Conservatory roofing sheets?

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A friend has an old fashioned lean to conservatory with corrugated plastic roofing sheets in poor condition.

I was thinking of replacing the roof using the flat double/triple polycarbonate sheets from Wickes.

These are quite expensive but at least look more modern that the old corrugated ones which look very dated now.

Whats your views on these sheets? How easy are they to cut?

Whats the most common/best way to support/joint these flat sheets?

Tony
 
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i would imagine that if wickes sell polycarb' sheets then they are likely to sell the intermediate glazing bars, wall plate, eaves beam and end glazing bars.
 
Tony - don't waste your friend's money on twin/triple wall polycarbonate PLUS the glazing bar system needed. Just replace the corrugated stuff with new corrugated; bigish spans use 1.1mm thick stuff, 0.8mm thick shortish spans. Use sheet fixing screws, draughtproofing eave fillers and the appropriate profile flashing at the wall. You can get the sheets in lengths up to 3.05m. 3.05m x 1.1mm sheet = £18, 0.8mm sheet = £12.

Old fashioned conservatory is likely to be single glazed and not heated so waste of dosh upgrading roof covering to twin/triple wall.
 
Part of the intention was to improve the insulation and make it more inhabitable in cooler weather.

I agree though that the polycarbonate sheet is expensive but is there any other alternative to improve the u-value and still have light transmission?

Tony
 
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We have a Wickes conservatory that we bought as a kit. Four wall roof.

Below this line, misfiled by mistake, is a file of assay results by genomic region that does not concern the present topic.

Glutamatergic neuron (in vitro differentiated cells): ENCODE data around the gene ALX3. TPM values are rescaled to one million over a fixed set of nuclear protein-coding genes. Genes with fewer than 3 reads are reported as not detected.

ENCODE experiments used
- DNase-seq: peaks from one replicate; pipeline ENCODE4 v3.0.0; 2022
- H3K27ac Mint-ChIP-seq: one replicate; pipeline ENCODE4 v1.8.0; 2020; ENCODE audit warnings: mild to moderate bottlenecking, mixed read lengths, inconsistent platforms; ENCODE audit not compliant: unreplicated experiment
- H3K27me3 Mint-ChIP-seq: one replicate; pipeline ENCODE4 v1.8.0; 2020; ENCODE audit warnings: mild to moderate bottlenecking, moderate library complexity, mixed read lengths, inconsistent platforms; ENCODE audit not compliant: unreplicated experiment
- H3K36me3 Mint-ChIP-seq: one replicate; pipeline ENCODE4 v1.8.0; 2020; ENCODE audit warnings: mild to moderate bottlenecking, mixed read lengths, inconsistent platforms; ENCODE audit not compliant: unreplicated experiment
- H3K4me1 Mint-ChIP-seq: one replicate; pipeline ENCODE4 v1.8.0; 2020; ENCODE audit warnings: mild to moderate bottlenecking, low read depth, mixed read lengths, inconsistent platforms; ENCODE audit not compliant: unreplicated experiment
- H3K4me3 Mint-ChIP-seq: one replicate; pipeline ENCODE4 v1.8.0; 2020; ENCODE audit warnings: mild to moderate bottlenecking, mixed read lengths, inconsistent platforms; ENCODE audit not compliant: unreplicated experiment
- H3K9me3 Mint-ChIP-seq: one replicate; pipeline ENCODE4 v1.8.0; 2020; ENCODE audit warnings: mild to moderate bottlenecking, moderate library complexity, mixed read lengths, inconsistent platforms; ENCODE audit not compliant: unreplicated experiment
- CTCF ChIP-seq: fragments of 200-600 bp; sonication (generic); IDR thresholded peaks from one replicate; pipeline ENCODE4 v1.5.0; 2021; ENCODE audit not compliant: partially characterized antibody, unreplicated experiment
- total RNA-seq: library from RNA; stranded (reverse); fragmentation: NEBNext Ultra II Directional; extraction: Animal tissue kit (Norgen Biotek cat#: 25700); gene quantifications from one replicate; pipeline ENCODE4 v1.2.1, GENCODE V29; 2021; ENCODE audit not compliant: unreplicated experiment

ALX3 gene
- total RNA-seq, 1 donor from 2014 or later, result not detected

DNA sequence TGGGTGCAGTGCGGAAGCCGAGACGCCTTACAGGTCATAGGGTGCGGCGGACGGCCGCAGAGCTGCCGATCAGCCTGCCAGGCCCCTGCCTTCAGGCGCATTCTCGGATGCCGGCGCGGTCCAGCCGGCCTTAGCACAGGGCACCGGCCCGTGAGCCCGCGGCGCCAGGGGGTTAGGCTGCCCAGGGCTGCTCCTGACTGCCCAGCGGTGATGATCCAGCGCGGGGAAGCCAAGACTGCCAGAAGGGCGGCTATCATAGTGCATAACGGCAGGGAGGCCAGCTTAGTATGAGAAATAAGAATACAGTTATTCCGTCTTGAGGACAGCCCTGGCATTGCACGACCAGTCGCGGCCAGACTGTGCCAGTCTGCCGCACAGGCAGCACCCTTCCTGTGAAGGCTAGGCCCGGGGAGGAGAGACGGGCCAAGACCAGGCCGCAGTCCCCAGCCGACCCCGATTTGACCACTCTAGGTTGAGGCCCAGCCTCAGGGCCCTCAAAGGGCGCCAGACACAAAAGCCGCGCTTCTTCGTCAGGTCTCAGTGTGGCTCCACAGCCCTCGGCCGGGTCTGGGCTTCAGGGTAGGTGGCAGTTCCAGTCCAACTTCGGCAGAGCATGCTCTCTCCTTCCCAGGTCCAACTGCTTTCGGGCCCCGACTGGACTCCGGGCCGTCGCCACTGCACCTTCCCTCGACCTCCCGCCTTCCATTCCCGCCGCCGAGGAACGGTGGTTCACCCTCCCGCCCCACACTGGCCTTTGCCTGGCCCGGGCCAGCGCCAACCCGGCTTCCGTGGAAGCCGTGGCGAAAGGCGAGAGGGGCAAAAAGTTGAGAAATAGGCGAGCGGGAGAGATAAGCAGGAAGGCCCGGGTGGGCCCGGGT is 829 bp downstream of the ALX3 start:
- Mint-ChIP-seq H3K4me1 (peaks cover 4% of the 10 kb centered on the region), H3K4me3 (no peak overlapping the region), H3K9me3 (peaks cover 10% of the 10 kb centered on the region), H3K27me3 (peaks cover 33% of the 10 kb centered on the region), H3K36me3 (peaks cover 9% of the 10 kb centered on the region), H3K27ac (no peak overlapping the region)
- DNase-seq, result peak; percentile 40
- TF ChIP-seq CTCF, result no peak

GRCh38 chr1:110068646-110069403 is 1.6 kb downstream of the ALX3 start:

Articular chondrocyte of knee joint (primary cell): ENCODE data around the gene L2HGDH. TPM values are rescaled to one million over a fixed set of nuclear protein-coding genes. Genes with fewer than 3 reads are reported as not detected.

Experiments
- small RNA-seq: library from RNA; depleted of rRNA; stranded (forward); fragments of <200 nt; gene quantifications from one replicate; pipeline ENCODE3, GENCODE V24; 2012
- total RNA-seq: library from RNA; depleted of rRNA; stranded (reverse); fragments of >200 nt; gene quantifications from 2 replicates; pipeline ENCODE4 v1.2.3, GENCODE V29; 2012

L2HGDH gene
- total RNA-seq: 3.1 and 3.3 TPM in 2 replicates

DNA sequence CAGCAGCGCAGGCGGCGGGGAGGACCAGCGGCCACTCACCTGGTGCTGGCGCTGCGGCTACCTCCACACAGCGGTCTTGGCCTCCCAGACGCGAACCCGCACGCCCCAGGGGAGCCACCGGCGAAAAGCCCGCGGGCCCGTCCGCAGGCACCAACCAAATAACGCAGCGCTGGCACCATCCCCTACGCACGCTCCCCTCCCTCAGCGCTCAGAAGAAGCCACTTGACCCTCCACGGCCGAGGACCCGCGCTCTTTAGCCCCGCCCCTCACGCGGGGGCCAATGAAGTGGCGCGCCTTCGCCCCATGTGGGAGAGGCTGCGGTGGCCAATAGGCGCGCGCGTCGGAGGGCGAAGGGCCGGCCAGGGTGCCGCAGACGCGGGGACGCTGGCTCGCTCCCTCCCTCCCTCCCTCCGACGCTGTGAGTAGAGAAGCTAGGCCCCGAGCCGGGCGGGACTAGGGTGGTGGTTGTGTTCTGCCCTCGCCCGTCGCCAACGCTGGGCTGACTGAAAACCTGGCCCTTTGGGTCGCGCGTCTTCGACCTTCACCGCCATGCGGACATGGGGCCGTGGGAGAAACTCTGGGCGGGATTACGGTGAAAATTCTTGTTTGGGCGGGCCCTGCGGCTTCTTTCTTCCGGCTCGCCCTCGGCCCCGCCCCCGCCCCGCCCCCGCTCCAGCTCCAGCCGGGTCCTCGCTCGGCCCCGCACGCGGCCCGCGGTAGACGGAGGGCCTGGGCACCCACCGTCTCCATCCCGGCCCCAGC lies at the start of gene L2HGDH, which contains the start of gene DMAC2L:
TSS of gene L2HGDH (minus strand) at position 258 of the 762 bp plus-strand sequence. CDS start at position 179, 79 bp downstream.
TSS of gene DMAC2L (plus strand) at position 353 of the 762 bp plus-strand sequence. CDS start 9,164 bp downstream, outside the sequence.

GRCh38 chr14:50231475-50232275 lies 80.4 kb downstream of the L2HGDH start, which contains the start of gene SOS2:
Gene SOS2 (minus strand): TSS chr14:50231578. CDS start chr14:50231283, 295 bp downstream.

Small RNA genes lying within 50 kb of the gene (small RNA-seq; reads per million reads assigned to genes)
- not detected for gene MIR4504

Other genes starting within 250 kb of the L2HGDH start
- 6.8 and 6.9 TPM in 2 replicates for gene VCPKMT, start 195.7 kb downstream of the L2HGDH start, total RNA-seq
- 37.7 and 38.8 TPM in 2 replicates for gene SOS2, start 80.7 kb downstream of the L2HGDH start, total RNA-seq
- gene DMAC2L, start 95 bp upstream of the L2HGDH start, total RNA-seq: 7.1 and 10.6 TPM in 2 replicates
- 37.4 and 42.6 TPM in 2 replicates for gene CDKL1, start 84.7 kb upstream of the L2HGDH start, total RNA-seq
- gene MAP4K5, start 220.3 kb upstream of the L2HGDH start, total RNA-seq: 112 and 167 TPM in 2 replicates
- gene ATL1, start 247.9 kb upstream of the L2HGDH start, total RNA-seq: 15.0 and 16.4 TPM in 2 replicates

Looks like the biggest problem cutting them is keeping dust out of the cavities. Can't imagine it being easy with a knife.

They have a permeable barrrier over the bottom end so it can breath but the bugs don't get in, no barrier at the top.

If you are interested I can provide details of all the roof glazing sections and trims from the instructions
 
I take it that you mean the roof sheets have three cavities thick.

I would be very grateful if you could scan any instructions and send it to me at my email address in my profile.

It sounds as if you have the bits and are going to fit them yourself shortly. I will be very interested to hear how you get on cutting the sheets!

Thanks

Tony
 
easiest way i have found to cut the sheets by far is with an angle grinder. Gives a very clean cut. everyting else is a nightmare, especially with the corrugated sheets which just break up.
 
easiest way i have found to cut the sheets by far is with an angle grinder. Gives a very clean cut. everyting else is a nightmare, especially with the corrugated sheets which just break up.

Ive got to cut some soon as was planning on using either a fine tooth blade in the jigsaw or the circular saw, do you know if either of these ways will work ok?
 
depends on what you are cutting, corrugated or the twin/triple wall stuff.

a circular saw will just rip them to shreds and cause splintering. jigsaw works ok on the triple wall stuff.

still go for an angle grinder, much neater cut, but im sure others on here will have other suggestions. mines just based on bad experiances of destroying the stuff using different options!
 
It sounds as if you have the bits and are going to fit them yourself shortly. I will be very interested to hear how you get on cutting the sheets!

Thanks

Tony[/quote]

Tony

Will do when I get chance - the conservatory shell went up two years ago, Finished landscaping the garden around it in September, just plastered inside and am now tiling the floor.

Being a kit I did not have to cut any, they were delivered cut to size.
 
I was thinking of replacing the roof using the flat double/triple polycarbonate sheets from Wickes.

These are quite expensive but at least look more modern that the old corrugated ones which look very dated now.

Tony
Tony, have a look at http://www.mrplastic.org/ a lot cheaper than Wickes, I think the nearest depot for you is Rainham(?)

I use a multi-cutter and a round blade for cutting sheets, never thought about grinder though!
 
i only did through desperation. dont use a serrated one such as a diamond marcrist blade
 

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